I use many different techniques to illustrate my books, but for today I wanted to demonstrate one that has its heritage in the great procedural painters of the early renaissance, such as those used by Jan Van Eyck. Now this is photoshop and children's books so the technique is a bit simplified, but if you wanted to you could completely re-create any of the old techniques. So here goes:
You start with a simple black and white drawing of the illustration using varying opacities for your brush. I use a pressure tablet, but you could also just select different opacities by hitting any of the numbers at the top of the keyboard (3 gives you %30, 5 gives you %50, etc.) Use a simple round brush with or without feathering for this.
Make sure that you refine the outline to the best of your ability. Any sort of extra strokes, escpecially white strokes, will show up in the next step. If you are publishing to black and white devices this technique ensures that your illustrations will still be legible on those readers!
Once you have the tone right, create a new layer and set it to Multiply in the Layer Styles pulldown tab. Multiply takes the color you paint and multiplies it by the tone of the color below it. If you use color on color you'll get really vivid dark colors. However, if you use it on black and white you get a flat color with smooth tone. Like this:
There are only four colors used above: red, blue, yellow, and brown. (Also realized that I misspelled Shakespeare here, no matter though, I can go to the previous layer and fix that!) You can mix up the colors and blend them to create more interesting values such as the brown-red in the lower left corner of the book. But this isn't finished, it still needs some tweaking to "feel" like a finished picture.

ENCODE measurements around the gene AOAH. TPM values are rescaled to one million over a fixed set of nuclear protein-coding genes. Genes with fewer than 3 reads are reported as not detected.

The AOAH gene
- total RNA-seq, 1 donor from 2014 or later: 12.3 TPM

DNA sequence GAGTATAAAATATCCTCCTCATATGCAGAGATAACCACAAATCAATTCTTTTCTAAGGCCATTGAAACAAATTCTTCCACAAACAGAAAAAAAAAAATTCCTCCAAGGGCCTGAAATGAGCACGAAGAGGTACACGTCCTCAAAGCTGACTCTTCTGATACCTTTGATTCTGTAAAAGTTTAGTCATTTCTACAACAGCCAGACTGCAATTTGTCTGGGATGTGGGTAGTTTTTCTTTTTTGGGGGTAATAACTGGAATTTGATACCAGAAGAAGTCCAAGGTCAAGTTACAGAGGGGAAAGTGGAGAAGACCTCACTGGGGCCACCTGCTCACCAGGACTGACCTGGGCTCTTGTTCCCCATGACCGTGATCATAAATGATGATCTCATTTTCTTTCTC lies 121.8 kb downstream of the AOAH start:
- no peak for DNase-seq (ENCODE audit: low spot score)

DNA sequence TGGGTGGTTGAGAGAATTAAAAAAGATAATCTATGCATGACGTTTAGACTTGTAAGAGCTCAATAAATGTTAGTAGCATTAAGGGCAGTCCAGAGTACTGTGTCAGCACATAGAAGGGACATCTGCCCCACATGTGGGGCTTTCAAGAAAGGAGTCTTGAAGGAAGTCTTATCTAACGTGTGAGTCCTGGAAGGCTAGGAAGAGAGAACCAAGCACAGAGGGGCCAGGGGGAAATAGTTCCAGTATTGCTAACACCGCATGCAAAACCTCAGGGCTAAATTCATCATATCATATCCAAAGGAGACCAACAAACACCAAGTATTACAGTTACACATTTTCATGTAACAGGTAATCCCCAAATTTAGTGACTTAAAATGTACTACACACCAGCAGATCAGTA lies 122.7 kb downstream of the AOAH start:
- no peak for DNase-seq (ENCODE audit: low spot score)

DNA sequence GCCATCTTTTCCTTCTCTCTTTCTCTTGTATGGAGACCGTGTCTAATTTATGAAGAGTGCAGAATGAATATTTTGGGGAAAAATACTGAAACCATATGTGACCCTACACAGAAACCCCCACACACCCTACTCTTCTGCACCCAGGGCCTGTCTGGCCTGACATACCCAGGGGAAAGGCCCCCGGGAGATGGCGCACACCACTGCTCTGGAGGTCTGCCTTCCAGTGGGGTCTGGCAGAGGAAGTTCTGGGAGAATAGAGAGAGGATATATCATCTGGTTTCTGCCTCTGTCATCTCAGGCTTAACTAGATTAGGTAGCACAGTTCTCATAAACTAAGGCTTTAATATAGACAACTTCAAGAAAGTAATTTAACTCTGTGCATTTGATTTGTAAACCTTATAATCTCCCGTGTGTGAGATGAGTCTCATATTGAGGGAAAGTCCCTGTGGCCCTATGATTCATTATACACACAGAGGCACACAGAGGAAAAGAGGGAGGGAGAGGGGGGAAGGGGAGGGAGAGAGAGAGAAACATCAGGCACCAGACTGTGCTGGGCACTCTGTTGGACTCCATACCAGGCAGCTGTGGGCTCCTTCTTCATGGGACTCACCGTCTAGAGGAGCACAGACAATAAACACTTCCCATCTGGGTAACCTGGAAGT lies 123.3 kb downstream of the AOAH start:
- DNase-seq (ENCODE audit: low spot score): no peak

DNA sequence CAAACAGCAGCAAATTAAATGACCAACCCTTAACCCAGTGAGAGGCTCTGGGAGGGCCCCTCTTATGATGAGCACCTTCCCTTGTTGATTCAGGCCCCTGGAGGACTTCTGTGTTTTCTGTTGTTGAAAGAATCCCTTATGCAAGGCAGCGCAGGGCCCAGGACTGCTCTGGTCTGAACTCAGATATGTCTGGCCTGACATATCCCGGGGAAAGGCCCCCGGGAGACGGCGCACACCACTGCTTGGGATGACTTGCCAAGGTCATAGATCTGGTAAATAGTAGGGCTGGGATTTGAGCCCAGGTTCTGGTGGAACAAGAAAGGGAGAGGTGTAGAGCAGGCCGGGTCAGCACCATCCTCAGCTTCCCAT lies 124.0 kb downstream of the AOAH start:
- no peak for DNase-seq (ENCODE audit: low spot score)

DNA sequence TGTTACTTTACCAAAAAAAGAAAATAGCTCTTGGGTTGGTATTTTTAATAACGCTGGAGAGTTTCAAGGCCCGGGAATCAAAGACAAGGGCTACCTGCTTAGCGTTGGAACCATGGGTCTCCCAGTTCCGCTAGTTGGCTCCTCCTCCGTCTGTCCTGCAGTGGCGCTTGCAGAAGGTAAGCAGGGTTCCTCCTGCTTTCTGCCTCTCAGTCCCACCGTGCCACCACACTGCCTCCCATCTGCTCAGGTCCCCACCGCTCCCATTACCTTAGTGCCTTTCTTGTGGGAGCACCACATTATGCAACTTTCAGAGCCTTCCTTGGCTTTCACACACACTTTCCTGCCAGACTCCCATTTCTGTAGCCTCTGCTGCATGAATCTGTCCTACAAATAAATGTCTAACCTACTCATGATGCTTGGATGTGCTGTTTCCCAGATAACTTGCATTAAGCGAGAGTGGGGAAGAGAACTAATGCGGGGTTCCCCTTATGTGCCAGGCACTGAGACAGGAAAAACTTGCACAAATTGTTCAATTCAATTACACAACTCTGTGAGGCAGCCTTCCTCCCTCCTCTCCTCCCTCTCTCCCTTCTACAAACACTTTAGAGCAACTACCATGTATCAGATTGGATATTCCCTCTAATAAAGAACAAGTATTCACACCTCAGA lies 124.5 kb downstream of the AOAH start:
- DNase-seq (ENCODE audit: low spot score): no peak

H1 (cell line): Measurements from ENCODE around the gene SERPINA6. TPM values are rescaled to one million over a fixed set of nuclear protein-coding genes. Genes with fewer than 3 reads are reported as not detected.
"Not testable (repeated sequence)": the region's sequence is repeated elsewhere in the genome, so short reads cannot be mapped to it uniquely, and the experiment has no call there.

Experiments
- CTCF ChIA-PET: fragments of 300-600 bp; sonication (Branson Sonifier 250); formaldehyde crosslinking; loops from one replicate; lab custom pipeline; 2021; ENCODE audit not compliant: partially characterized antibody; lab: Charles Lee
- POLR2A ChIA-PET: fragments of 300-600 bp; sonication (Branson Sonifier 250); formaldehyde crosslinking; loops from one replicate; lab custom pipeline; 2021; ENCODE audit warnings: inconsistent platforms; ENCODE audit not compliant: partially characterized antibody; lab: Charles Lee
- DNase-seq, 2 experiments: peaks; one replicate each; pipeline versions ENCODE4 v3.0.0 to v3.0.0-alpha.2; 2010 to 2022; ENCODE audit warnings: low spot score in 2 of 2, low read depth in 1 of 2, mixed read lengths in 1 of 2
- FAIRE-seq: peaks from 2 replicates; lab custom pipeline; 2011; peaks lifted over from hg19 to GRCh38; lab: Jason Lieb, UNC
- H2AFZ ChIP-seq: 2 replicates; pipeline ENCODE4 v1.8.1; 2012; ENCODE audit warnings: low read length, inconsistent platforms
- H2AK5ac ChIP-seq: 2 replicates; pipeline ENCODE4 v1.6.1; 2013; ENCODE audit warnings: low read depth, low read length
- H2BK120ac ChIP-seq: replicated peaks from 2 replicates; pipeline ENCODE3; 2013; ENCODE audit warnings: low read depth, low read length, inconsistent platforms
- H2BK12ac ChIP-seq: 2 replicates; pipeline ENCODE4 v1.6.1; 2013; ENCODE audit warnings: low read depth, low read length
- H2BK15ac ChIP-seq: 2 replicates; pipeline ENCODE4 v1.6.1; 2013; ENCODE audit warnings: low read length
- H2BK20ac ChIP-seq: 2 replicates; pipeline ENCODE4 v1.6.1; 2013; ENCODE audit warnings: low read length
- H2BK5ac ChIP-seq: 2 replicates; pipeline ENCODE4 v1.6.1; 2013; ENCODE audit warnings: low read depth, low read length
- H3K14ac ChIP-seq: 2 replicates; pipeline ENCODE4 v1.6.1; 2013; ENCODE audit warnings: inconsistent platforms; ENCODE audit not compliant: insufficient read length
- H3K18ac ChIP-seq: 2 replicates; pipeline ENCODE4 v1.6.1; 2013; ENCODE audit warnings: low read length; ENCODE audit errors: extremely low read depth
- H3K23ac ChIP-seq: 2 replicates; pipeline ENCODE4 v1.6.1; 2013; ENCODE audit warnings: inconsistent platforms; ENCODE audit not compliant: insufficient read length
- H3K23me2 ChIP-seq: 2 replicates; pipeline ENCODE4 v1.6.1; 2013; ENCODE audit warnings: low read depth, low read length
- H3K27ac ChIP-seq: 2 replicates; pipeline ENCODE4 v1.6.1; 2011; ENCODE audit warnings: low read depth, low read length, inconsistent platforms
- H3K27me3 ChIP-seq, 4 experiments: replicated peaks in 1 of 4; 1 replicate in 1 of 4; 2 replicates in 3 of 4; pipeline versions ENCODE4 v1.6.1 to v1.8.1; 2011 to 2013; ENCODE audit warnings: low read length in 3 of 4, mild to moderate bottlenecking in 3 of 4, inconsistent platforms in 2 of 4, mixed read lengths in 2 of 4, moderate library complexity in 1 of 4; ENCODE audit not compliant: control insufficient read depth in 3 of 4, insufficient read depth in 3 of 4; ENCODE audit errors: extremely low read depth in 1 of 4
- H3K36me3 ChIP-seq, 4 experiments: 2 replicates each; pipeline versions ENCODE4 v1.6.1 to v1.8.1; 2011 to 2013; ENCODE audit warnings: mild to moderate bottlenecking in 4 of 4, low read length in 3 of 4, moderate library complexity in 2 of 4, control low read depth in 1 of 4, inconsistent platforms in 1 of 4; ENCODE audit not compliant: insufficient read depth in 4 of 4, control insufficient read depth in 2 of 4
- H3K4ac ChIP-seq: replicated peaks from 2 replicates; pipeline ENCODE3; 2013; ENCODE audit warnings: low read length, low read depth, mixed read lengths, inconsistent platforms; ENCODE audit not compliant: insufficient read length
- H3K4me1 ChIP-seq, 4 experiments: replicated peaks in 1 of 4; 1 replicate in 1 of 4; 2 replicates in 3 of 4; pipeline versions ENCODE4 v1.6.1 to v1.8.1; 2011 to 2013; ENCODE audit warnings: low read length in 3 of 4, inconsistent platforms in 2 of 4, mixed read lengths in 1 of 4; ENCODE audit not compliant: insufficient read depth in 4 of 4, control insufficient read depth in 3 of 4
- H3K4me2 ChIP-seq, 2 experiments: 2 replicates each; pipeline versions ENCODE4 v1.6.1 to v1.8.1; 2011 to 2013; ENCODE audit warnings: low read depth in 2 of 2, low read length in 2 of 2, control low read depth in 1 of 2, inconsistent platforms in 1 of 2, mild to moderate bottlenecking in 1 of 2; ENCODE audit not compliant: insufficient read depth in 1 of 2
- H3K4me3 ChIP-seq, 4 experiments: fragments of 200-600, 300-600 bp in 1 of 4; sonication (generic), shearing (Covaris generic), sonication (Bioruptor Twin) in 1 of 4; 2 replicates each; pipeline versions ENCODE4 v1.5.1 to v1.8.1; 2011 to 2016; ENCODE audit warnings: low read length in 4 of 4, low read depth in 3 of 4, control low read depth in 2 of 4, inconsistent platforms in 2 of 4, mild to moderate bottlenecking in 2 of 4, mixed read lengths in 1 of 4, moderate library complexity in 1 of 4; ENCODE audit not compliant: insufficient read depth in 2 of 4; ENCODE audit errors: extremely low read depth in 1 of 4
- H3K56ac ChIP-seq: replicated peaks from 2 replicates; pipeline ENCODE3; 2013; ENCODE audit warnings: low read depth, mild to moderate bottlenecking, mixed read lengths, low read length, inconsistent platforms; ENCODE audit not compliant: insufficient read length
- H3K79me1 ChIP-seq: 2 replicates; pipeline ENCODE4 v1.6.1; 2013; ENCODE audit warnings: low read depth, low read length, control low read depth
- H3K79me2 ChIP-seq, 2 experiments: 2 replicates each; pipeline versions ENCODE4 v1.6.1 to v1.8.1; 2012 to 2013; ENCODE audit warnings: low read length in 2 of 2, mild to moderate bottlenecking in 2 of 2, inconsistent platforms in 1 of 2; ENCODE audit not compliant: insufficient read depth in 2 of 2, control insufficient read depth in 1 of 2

Add another layer but leave the style normal. This will be your color layer and you will paint directly on top of the other two to polish the image that you've created. Use high opacity color with small brush sizes. This will help create sharp edges and spaces where it feels like more detail then there actually is. When you're done, you should have something like this:
Van Eyck and others used two additional steps to achieve their look. After the black and white layer they would glaze the canvas with raw umber and then apply straight black and white to the "cold" areas of the color. Then they would apply the final color using glazes of oil paint and thinner. The result would be a gorgeous and deep color that would give off the warmth and depth of life. You can read more about this technique here. Interestingly enough, part of the reason the painters developed this technique was to conserve paint, colors such as purple, red, and blue were expensive!
I hope this has been informative. As always if you have any questions about this or anything else relating to your work please say hello on twitter @ajcosmokids